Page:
Can you tell what’s wrong with this map of the United States? I’ll give you a hint: Look near the Great Lakes and the Gulf of Mexico. Spot the problem yet? A further hint: Look at the border of Wisconsin and Illinois as well as the Florida Panhandle. See it now? The Wisconsin-Illinois border is slightly more southern and the Florida Panhandle is slightly shorter.
Why am I looking at silly maps, you might say. What difference could it possibly make? Well, look below where I’ve added some familiar colors. That’s right. If the Wisconsin border were just a bit farther south and the Florida border a bit farther east, then Hillary Clinton would have won the presidency. In fact, it doesn’t even require moving the entire Wisconsin-Illinois border further south, but just moving Lake County, Illinois, four miles north of Northwestern University, into Wisconsin to have the same effect! All of these facts I discovered with a small tool for exploring the Electoral College I call Redraw the States.
As we’re all familiar with by now, the United States does not elect the
President by popular vote. Instead, each state nominates a number of
“electors” to the Electoral College. This group of people then actually elects the president according to the rules of (mostly) the Twelfth Amendment to the Constitution. Essentially, the candidate with the majority of electoral votes wins. The number of electors a state gets is equal to the number of representatives it has in the House of Representatives plus the number of senators it has, which is always two. Moreover, the District of Columbia gets three votes, in accordance with the Twenty-Third Amendment. All in all, that means that a candidate needs to win 270 electoral votes in order to be elected president.
Technically it is up to the electors to decide how they cast their ballot, but long-standing tradition dictates that the winner of a plurality of votes in each state receives all the electoral votes from that state. So even though
Donald Trump only got 45.9% of the vote in Utah, he still gets all six of their electoral votes. And even though Donald Trump only beat Hillary Clinton by 10,000 or so votes in Michigan, he will receive all 16 of Michigan’s electoral votes.
(Maine and Nebraska use a slightly different system to apportion electoral votes, but we’ll ignore them for this discussion and this tool.)
This brings up an important question: How stable are the results of the Electoral College if we just slightly change the borders of various states. Why would this matter? Well, if Hillary Clinton had just gotten 10,000 more votes in Michigan, then she would get all of the states 16 votes instead of Trump. Or if she’d gotten another 15,000 votes in Wisconsin, she would be granted all 10 of that state’s electors. So if we can move some nearby counties dominated by Democrats into Wisconsin and Michigan, and on the other and, move some counties dominated by Republicans out of Florida, then Secretary Clinton would have picked up those states.
It turns out that there are many combinations of a very small number of counties that would flip the election from Donald Trump to Hillary Clinton. For instance, moving Lake County into Wisconsin gives Secretary Clinton 10 more votes. You can flip Pennsylvania by moving Mercer County (home of Trenton and Princeton) and Burlington County (home of Fort Dix) into Pennsylvania, giving Clinton Pennsylvania’s 20 electoral votes. In fact, if New Jersey had just given Camden, the beleaguered sister city of Philadelphia, to Pennsylvania, Clinton would gain 21 electoral votes as our quirky way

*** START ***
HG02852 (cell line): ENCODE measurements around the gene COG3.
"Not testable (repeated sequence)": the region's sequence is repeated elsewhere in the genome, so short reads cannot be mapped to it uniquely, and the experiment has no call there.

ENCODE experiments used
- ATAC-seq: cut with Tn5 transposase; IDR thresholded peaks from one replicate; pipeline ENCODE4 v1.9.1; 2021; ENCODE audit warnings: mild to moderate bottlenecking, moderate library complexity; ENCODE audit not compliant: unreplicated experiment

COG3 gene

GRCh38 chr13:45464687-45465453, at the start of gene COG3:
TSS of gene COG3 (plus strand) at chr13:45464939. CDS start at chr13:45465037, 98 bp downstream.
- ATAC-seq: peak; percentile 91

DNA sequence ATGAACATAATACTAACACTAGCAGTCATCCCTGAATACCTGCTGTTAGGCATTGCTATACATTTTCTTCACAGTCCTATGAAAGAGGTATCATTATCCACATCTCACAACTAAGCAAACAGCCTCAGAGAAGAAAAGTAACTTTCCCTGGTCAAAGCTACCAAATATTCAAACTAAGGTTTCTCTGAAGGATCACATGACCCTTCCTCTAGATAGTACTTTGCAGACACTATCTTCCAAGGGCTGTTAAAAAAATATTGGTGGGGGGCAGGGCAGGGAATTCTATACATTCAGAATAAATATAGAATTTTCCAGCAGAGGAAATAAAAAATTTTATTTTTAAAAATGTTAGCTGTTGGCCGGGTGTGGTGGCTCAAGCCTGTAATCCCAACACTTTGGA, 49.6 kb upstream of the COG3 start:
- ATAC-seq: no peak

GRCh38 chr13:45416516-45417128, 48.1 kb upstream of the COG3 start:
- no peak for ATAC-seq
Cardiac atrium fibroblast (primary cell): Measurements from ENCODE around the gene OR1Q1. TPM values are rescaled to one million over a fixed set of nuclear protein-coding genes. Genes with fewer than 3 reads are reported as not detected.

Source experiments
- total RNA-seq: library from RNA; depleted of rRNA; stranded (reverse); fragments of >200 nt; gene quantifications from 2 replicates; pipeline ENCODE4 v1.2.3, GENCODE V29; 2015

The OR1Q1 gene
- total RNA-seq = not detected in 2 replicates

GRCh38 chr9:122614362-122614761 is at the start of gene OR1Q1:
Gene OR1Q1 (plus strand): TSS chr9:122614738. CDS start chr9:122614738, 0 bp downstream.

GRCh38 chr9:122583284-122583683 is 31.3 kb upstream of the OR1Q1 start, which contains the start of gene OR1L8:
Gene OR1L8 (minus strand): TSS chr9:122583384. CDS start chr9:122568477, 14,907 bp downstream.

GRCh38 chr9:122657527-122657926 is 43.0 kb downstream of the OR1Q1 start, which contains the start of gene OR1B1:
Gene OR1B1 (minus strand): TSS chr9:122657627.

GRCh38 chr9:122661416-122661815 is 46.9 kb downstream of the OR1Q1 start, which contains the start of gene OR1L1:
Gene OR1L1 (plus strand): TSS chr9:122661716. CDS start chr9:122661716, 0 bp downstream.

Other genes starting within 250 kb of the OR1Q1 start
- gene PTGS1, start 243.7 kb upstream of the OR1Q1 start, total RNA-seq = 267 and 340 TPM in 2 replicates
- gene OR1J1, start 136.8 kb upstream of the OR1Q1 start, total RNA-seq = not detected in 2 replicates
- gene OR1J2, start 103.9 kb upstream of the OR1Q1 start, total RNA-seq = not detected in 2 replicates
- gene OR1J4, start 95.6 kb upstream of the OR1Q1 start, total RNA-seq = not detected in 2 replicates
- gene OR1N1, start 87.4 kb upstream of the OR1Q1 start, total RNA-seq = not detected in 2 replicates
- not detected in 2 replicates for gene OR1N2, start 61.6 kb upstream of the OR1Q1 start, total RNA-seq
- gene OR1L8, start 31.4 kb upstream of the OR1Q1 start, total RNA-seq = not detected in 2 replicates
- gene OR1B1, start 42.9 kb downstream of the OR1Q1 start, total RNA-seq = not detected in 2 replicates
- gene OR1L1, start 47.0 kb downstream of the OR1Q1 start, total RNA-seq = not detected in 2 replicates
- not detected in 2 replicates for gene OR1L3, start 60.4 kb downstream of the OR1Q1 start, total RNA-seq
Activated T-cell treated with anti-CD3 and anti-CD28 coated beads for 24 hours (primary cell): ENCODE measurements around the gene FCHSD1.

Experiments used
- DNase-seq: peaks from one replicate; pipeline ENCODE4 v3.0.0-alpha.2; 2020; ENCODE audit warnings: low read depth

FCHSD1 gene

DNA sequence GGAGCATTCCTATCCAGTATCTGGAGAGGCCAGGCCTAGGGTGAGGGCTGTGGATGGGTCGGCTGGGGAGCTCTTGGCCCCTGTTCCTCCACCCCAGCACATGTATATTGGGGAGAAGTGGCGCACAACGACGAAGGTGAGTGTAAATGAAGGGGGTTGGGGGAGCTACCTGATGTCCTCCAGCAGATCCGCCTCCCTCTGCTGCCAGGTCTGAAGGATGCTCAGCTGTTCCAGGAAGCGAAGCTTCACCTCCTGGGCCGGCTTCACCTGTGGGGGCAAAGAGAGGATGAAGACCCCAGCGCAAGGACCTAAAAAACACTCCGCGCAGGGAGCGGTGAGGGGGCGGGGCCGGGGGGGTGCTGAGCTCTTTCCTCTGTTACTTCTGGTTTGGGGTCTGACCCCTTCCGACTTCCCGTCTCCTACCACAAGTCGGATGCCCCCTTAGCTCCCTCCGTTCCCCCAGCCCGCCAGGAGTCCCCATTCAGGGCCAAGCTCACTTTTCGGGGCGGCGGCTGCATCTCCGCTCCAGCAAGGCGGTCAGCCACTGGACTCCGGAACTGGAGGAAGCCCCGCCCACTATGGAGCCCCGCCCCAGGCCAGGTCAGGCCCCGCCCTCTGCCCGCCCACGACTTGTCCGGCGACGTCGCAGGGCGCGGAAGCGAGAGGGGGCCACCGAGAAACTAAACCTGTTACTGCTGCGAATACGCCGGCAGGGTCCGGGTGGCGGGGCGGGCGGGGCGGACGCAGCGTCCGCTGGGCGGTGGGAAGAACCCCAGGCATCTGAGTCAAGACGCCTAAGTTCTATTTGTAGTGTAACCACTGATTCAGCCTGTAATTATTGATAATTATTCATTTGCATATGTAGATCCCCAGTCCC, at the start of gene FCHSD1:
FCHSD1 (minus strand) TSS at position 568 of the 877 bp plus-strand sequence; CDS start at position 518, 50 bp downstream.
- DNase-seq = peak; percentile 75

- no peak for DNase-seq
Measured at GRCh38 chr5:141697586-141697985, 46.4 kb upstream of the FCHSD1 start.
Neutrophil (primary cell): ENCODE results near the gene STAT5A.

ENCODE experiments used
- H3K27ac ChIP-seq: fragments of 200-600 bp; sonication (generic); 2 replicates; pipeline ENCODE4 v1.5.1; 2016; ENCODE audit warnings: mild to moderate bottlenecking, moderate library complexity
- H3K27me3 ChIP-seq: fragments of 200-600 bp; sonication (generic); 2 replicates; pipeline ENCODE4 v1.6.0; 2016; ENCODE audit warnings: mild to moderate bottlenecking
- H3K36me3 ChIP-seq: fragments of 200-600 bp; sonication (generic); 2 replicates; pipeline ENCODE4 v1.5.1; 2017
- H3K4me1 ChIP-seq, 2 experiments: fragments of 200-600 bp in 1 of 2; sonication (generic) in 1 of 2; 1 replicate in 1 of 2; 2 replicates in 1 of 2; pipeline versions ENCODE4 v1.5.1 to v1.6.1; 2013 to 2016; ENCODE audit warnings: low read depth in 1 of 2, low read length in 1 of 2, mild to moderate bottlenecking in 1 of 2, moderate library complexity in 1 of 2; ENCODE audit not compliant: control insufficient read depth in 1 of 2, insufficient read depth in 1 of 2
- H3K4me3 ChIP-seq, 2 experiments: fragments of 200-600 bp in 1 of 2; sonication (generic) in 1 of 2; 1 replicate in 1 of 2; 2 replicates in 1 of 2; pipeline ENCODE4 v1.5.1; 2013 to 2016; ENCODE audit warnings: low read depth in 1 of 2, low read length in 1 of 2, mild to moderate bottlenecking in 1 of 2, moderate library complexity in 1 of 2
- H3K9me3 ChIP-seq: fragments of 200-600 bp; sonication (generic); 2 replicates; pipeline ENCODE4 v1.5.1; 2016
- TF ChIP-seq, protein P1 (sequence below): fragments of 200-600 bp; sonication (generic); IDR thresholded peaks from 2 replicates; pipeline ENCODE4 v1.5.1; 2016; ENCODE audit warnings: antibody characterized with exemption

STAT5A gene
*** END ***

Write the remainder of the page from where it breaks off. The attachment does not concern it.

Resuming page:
of allocating congressmen would have given Pennsylvania one of Texas’s representatives.
Many people have argued that the Electoral College is a check on the cities, but this is belied by its instability under extremely tiny changes to the map. When moving three counties from one state to a neighboring state swings the election, it seems that the real lesson to be learned isn’t one of deliberate
protection, but one of capriciousness. Unlike the gerrymandering that plagues congressional districts, this sort of “cracking” of Democratic support is due to historical accident. Some would argue that this makes it more palatable, but I would argue that it undermines faith in the “fairness,” and thus the legitimacy, of the system.
If the Electoral College were actually to perform the function of checking the cities, we would need to completely redraw the states. The most radical change we would need to make would be introducing the notion of city-states, much as Germany has done with Berlin and Hamburg, or as we have already done with the District of Columbia. But such a system, coupled with the Electoral College, would, in fact, guarantee that the cities would never win an election. (Play around with Redraw the States and try to, for instance, get Hillary less than 150 electoral votes.)
Or perhaps you could let each congressional district get a single vote. But the success of gerrymandering shows that this, too, would lead to perpetual
Practical democracy is, in the end, much less about voters expressing policy preferences than leaders obtaining consent to govern. And in any system where arbitrary groups of voters are collectively given a single vote, there will always be corner cases where one candidate can best her opponent by 2.2 million votes and still lose.
As long as we are directly electing the president, let’s finally abolish the Electoral College and use the popular vote, so that moving a few thousand square miles of territory around won’t make the difference between outcomes.
[Editor’s Note: All vote totals displayed in this post account for the fact that the Second Congressional District of Maine went for Trump in this election. However, the Redraw the States tool does not. Also, thanks to Joe Germuska for pointing out that Evanston isn’t in Lake County. Finally, I have collected several of my favorite maps here.]